“I noticed that you did miss a few days in the last third quarter,” she told the teen. “Is there anything that we can do to try to help you make sure you’re moving forward and getting into that 11th grade?”

Each answered knock brings new stories to Nathan and Enriquez, who report their findings back to the Detroit Public Schools Community District or attempt to help the families with their issues. (Di’Amond Moore / Detroit Free Press)

The student, Jalen Perry, looked confused, then held up his phone to the two strangers.

“I’m on now,” he said, indicating he was in class at that moment.

Jalen later explained to Chalkbeat that he prefers using his phone to take his online classes, but Nathan advised him to make sure his teacher knows he’s logged in because too often smart phones don’t register attendance. 

For every knock that’s answered, the canvassers hear a multitude of stories. Sometimes, the family they’re looking for has moved away. That was the case when they knocked on Michelle Walk’s door, one of a handful of addresses in the Smith Homes on their list. But it was still a fruitful visit. Walk had recently moved there with her two school-age children who are currently attending a charter school. She told Nathan and Enriquez that she’s planning to switch them to the neighborhood district school for the next school year.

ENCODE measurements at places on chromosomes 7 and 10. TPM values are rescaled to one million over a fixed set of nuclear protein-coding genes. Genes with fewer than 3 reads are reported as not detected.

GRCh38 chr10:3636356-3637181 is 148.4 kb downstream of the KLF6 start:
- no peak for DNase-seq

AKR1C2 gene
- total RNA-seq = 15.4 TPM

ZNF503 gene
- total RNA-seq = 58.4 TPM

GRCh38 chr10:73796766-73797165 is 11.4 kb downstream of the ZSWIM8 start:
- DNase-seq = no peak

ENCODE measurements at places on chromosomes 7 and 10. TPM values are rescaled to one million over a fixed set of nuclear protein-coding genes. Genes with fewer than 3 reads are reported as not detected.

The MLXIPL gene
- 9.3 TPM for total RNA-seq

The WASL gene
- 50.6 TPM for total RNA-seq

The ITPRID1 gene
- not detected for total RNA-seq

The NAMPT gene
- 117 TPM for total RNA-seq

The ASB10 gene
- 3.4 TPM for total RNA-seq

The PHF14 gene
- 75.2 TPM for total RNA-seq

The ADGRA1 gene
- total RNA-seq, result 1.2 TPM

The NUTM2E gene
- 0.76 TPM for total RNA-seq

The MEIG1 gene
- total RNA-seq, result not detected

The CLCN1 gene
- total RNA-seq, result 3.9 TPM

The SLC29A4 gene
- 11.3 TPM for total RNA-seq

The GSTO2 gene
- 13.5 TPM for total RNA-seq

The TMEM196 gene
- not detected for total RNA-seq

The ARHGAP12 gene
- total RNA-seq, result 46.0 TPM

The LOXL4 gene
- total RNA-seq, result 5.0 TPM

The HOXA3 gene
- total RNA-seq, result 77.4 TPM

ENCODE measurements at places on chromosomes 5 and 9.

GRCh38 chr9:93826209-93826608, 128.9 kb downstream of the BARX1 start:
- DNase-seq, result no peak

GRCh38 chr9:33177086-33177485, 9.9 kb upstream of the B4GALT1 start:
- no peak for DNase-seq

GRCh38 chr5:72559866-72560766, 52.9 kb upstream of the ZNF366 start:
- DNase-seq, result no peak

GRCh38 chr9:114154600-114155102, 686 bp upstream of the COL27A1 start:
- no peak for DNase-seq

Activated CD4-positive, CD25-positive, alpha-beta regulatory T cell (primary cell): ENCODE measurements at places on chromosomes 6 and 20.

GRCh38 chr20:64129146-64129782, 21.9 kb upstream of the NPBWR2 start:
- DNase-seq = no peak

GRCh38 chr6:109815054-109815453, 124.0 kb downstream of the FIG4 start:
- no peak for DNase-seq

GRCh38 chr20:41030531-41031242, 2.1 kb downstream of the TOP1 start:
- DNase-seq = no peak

That pleased Nathan, who promised to send Walk’s information to the enrollment department and gave her information about summer school. She also urged her to join the school PTA.

“Oh, I used to do that at my kid’s school,” Walk said.

“Well, we’re about to be best friends,” said Nathan. “We definitely need your voice.”

Earlier in the day, the duo caught Tanesha Spencer as she was packing up her car for a family trip to the beach. While many of the addresses on their list were for students who were missing school, the trip to Spencer’s house was for a different reason: She has a child entering kindergarten this year.

Nathan gave Spencer information on getting enrolled for kindergarten, in addition to information about a summer kindergarten boot camp, summer school, and vaccinations for older children.

A drop in kindergarten enrollment was one of the largest factors driving nationwide K-12 enrollment declines. (Di’Amond Moore / Detroit Free Press)

Targeting parents like Spencer is important given kindergarten enrollment was down across Michigan — and the nation — this school year. The drop in the kindergarten rolls was one of the biggest drivers of nationwide K-12 enrollment an analysis by Chalkbeat and The Associated Press found.

“We lost about 1,000 students that would have normally been enrolled that didn’t enroll this last year in DPSCD,” said Vitti, the superintendent. “So the kindergarten boot camp will focus on rising kindergarteners and kindergarteners who should have been in kindergarten. That will be a focal point to try to have more of those students attend summer school.”

Spencer said that when she saw the district vehicle and van stop in front of her house, she thought they were there to hand out free books for her kids. She still appreciated the kindergarten enrollment information.

“It’s very helpful with ya’ll coming to the door. Definitely.”